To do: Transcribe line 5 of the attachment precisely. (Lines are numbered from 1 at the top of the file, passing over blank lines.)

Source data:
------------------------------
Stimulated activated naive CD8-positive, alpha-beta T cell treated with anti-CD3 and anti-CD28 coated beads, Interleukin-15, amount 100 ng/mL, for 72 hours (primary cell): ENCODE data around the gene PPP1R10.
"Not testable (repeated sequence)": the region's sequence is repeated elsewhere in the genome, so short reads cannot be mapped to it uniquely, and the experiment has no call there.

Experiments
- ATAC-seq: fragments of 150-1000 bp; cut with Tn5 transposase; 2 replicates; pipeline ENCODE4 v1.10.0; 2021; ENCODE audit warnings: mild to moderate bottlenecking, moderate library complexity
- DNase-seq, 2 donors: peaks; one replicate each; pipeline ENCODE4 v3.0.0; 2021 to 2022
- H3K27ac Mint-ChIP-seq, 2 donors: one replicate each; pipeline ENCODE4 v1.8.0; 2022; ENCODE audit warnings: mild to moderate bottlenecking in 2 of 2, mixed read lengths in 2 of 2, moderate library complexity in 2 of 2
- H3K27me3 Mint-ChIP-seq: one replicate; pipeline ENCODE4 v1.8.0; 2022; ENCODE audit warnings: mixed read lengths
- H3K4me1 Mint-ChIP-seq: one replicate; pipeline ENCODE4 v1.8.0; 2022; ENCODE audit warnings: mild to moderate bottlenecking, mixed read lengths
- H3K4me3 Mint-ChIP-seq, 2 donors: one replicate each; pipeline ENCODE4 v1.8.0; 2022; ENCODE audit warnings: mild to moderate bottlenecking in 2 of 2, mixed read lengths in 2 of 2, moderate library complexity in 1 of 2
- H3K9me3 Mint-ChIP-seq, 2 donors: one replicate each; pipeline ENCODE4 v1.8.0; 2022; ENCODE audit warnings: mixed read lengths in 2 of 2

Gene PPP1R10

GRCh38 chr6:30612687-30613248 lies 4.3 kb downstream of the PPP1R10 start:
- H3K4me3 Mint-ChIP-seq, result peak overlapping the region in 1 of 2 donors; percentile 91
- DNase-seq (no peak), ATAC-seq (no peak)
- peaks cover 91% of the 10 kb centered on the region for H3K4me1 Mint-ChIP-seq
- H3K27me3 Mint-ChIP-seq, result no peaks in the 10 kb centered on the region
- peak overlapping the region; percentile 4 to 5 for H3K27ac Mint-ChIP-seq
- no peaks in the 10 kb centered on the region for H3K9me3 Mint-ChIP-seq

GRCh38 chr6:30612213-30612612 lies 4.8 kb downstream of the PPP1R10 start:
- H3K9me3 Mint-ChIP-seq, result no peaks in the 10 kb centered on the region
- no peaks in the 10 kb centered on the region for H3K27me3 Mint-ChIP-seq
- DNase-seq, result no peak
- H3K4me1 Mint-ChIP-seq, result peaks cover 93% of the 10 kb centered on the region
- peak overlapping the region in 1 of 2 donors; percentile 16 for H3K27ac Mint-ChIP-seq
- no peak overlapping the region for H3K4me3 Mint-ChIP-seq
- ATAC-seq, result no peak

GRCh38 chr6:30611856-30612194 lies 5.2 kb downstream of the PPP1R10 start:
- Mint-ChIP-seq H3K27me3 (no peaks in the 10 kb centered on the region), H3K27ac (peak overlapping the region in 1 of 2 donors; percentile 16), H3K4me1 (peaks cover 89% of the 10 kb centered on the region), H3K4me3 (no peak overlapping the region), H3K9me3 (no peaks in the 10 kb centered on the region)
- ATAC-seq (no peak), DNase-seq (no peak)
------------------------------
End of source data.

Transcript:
- DNase-seq, 2 donors: peaks; one replicate each; pipeline ENCODE4 v3.0.0; 2021 to 2022